Memorization of Music

April 5, 2006 at 05:43 AM · What is the best approach to memorizing music? Is it more than just repitition? Any suggestions are welcome.



Replies (11)

April 5, 2006 at 07:11 AM · Listen to it a lot. Part of how fast you memorize a piece is just how your brain works (I know I memorize music much faster than my stand partner and I drive her nuts by turning the pages for her too soon or too late) and that can't be helped.

One thing that will help you memorize a piece much quicker is to pick a fingering and a bowing and stick to it. It's fine to change fingerings and bowings if you come up with a better one, but write it in and learn it. If you shift around a different way every time you play a piece you'll memorize it much more slowly. Also, play it slow at first (of course, or you'll memorize mistakes).

April 5, 2006 at 02:52 PM · I find that an important part of memorising a piece is knowing what is going on constantly, not just muscle memory. If you can just remember the tune, that's good but when you are trying to get through a 30 minute long concerto, that becomes a bit taxing on the brain as well as if something goes wrong and you have a memory lapse and or mess up, it's much harder to get back to where you want to be. It's also hard to do the "remember the tune" with modern music or more minimalistic music (Arvo Part, Glass, Adams etc.).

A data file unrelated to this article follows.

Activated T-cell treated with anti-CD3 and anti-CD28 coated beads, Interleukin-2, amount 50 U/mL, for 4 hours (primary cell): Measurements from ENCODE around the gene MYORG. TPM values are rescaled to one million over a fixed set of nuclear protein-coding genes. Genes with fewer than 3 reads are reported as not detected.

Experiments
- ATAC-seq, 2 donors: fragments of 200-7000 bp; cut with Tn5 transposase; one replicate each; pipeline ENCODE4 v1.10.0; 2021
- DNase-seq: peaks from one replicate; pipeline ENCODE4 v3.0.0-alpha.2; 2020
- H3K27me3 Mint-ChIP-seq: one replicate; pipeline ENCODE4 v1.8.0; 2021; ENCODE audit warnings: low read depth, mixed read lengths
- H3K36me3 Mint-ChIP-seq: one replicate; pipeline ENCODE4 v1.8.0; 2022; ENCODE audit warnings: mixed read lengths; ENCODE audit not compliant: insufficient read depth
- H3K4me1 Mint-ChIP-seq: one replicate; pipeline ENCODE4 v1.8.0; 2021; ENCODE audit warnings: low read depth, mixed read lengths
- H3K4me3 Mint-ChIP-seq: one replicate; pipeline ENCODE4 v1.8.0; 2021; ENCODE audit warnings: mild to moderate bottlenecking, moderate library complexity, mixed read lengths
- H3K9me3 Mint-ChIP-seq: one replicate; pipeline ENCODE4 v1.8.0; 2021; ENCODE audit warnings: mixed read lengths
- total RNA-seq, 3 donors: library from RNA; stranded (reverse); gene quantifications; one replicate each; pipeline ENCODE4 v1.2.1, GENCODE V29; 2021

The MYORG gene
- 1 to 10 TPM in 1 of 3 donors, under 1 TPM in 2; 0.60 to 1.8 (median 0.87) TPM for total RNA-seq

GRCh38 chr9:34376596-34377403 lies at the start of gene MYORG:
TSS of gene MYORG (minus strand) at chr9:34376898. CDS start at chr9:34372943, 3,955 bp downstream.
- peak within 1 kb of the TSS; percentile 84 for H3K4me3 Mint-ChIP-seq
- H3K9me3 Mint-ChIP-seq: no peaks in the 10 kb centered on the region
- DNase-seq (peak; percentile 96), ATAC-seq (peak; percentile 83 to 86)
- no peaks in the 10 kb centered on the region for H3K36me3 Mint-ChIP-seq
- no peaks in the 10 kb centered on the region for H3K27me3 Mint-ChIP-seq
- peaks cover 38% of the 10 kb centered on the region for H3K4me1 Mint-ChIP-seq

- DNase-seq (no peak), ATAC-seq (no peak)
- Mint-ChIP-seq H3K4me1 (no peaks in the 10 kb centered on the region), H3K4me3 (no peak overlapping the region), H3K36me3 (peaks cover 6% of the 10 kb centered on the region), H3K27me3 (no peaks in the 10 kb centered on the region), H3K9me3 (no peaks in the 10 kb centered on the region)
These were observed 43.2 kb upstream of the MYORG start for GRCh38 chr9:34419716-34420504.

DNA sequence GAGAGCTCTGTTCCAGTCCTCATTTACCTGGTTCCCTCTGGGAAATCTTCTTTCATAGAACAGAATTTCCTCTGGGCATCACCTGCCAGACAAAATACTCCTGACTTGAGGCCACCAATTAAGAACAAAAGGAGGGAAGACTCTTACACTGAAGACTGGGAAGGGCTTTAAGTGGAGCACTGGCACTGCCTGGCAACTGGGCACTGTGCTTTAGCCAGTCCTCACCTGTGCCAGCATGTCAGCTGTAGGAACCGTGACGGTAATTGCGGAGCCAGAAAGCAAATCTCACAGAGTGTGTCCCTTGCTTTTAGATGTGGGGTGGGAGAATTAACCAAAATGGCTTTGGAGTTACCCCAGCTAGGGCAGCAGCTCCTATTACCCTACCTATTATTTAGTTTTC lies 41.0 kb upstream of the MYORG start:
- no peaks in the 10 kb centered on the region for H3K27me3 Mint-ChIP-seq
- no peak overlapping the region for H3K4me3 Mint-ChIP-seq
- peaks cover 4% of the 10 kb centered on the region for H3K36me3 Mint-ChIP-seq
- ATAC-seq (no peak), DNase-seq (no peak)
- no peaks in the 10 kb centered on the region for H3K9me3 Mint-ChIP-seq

Visualizing the score in my mind is something that I have found useful, not necessarily the entire piece but those few bars here and there that have the tricky fingering or note patterns.

For me, I usually start out with visualizing because I find it the most reliable for single part memorisation, then I use solfege sometimes to test my ability and knowledge of the notes away from the score and without the instrument. If you are playing a piece with piano or orchestra, having a good knowledge and understand of those parts and their intricacy's can also be very beneficial from an ensemble point of view and from a memorization standpoint. Also, memorising the "bigger picture" allows more freedom (in my opinion) for the performer and in the even that something goes wrong you can pick up based upon what the partnering part is doing.

April 5, 2006 at 05:43 PM · I always used to learn a piece completely before memorizing it, but recently I've started memorizing as I learn, and I find it very useful. I tend to go on "auto-pilot" sometimes while reading music, and playing passages from memory forces me to think about the music in a different way. Plus, it's less work later.

Also, it helps to analyze the structure of the work (note where the theme returns, etc., and how it's different the second time). I also like having "checkpoints"; practice starting the piece from somewhere in the middle to the end, so you don't have to start all over if you have a memory lapse.

April 5, 2006 at 11:56 PM · Also, try memorising small bits at a time - 2 bars a day or something like that. But learn them perfectly.